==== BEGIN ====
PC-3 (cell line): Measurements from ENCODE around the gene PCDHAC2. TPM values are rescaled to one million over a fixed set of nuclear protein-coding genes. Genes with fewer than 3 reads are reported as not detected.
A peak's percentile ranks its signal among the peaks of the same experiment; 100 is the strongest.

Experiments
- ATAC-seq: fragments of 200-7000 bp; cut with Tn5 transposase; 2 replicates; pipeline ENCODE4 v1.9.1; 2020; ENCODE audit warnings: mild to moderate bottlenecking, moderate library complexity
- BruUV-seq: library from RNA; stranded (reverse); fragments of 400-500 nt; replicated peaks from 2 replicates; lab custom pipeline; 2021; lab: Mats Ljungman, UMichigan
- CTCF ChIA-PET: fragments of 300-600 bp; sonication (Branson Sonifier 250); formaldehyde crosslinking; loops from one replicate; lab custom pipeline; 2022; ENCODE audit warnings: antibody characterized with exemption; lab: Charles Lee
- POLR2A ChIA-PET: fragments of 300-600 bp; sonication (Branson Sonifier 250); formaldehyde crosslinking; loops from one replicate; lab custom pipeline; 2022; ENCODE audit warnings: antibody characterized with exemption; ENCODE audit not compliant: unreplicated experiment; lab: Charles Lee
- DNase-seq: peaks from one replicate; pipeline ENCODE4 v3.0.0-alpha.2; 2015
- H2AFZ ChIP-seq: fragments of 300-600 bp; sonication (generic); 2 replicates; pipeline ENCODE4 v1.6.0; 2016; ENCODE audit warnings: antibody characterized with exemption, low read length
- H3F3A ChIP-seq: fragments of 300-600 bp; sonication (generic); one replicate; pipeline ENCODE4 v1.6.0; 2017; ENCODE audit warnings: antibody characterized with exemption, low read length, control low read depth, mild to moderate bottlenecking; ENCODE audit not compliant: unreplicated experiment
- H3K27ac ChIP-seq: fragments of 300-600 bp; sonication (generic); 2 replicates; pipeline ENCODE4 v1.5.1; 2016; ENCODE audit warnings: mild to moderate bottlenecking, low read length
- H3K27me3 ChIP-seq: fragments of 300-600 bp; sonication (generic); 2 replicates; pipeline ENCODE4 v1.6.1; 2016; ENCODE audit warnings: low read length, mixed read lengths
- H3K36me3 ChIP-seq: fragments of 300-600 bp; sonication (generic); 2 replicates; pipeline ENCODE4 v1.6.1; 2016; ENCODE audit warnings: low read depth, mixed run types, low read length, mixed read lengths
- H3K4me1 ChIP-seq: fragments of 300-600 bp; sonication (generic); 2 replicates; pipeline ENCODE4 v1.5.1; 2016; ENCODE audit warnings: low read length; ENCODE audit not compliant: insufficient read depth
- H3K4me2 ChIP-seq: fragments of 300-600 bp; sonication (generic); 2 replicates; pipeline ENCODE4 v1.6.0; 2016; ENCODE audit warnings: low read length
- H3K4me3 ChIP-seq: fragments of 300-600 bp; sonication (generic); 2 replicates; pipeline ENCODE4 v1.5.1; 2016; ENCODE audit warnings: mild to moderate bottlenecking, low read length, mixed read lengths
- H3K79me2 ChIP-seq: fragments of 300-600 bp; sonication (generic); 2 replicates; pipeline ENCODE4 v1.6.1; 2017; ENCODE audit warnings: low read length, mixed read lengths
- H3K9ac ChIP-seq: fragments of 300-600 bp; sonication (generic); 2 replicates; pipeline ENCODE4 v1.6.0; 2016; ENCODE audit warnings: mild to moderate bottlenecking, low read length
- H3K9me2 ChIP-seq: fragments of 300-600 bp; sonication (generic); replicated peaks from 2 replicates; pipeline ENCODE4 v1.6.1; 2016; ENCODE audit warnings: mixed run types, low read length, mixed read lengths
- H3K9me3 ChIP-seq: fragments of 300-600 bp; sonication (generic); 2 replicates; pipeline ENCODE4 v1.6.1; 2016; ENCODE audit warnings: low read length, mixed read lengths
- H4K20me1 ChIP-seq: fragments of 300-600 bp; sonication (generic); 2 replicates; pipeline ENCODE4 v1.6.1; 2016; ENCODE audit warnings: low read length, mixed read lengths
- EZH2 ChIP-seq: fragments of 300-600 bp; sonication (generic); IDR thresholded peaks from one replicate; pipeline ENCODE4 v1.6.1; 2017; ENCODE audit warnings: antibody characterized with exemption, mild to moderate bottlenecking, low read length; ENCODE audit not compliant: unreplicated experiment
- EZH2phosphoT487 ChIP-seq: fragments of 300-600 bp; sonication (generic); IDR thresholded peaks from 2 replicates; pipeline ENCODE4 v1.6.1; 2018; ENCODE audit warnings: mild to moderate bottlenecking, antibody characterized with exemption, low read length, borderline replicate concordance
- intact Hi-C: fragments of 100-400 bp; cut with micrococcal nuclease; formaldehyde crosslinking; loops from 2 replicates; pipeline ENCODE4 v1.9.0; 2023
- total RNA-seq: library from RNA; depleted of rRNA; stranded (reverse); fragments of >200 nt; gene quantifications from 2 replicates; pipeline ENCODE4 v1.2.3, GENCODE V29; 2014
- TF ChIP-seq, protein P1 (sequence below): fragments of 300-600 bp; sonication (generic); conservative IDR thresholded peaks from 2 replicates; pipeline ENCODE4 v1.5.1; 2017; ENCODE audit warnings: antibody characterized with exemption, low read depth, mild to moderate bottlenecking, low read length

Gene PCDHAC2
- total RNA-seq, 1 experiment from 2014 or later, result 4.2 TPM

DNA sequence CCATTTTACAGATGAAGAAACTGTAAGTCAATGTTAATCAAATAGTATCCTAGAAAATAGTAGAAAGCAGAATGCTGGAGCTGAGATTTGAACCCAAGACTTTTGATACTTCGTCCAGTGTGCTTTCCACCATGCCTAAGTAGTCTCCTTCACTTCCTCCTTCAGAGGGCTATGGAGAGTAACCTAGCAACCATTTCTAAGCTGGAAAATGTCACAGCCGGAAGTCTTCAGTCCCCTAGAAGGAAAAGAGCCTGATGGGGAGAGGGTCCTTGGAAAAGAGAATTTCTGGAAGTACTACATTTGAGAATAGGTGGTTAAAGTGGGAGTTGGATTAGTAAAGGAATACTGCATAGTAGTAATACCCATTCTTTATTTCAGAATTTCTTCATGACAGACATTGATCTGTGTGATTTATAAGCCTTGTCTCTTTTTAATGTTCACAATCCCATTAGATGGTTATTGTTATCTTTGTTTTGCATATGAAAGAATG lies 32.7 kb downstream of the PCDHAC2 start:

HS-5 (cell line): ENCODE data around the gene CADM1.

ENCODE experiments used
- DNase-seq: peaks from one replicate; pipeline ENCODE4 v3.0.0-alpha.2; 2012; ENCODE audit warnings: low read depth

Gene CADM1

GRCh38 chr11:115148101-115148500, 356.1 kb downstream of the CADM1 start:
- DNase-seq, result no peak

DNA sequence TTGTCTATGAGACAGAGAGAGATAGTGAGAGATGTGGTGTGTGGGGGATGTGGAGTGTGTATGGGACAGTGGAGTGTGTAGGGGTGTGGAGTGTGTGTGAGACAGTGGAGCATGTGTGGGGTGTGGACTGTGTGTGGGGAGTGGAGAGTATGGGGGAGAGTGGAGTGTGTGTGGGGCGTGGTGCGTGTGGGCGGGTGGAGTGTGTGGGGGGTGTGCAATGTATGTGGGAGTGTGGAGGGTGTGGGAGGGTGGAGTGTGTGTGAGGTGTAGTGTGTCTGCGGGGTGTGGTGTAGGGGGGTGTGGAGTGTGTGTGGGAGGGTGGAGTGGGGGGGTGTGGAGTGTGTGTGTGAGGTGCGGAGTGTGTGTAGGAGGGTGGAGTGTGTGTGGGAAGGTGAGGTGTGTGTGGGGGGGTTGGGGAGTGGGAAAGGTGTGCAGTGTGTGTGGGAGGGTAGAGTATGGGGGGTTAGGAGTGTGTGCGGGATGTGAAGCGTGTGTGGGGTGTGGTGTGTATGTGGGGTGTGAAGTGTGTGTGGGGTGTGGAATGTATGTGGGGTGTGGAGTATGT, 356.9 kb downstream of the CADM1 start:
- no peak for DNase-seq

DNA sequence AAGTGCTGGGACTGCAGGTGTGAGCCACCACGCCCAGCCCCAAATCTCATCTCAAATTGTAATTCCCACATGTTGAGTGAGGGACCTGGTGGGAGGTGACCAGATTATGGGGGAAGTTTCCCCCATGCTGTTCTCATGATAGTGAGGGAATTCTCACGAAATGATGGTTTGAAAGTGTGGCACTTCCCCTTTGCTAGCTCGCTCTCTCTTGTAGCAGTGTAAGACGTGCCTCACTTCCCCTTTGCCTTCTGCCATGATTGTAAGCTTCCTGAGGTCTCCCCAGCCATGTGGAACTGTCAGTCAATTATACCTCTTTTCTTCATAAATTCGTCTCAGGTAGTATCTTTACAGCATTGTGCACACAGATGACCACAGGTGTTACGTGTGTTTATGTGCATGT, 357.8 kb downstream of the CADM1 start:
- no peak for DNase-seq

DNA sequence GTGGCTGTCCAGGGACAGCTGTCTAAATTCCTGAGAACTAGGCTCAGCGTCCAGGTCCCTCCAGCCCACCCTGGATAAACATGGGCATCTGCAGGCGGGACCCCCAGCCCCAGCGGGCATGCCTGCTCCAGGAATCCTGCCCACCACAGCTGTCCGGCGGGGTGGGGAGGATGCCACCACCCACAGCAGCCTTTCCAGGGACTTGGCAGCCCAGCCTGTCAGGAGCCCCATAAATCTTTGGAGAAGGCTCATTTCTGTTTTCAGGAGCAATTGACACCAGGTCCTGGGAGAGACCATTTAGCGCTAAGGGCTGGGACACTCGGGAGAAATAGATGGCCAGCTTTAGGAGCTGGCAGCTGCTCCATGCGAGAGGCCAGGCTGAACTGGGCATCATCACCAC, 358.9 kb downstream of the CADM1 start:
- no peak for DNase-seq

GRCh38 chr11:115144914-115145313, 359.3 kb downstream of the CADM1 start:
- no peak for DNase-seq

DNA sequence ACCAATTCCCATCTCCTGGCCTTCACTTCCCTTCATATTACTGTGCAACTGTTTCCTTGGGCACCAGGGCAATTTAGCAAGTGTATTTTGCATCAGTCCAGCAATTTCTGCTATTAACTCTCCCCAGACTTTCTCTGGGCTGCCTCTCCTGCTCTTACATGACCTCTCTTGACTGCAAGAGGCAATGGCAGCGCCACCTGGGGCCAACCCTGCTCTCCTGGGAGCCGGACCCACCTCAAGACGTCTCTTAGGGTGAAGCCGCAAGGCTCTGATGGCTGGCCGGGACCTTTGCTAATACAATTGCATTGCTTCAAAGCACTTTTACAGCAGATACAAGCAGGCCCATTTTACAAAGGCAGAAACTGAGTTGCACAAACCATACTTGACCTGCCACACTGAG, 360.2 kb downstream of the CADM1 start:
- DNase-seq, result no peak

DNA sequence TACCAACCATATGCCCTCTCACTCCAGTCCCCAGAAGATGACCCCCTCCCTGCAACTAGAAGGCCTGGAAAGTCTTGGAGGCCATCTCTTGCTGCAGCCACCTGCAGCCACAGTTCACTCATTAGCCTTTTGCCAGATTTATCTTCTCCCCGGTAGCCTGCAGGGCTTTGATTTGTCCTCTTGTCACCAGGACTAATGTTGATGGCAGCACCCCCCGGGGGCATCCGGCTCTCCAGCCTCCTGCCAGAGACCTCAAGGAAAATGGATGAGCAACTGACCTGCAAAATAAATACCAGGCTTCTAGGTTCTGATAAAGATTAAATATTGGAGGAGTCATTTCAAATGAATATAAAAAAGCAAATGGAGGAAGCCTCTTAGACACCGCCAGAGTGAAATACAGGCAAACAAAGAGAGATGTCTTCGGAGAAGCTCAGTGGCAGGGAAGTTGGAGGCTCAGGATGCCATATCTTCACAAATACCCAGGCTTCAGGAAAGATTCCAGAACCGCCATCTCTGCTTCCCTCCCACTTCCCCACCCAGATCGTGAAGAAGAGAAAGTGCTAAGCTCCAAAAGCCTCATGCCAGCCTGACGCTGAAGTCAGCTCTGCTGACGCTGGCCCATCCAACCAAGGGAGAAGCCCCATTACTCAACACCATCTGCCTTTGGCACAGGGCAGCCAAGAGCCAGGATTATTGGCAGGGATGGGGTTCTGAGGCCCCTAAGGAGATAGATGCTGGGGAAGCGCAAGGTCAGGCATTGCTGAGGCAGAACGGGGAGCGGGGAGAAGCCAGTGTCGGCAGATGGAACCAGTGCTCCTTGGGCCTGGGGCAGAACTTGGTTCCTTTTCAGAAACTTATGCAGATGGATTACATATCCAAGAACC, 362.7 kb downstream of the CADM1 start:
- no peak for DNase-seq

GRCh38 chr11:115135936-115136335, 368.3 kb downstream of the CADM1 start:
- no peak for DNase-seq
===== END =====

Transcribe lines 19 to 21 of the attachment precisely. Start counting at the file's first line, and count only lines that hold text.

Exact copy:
- H3K9me2 ChIP-seq: fragments of 300-600 bp; sonication (generic); replicated peaks from 2 replicates; pipeline ENCODE4 v1.6.1; 2016; ENCODE audit warnings: mixed run types, low read length, mixed read lengths
- H3K9me3 ChIP-seq: fragments of 300-600 bp; sonication (generic); 2 replicates; pipeline ENCODE4 v1.6.1; 2016; ENCODE audit warnings: low read length, mixed read lengths
- H4K20me1 ChIP-seq: fragments of 300-600 bp; sonication (generic); 2 replicates; pipeline ENCODE4 v1.6.1; 2016; ENCODE audit warnings: low read length, mixed read lengths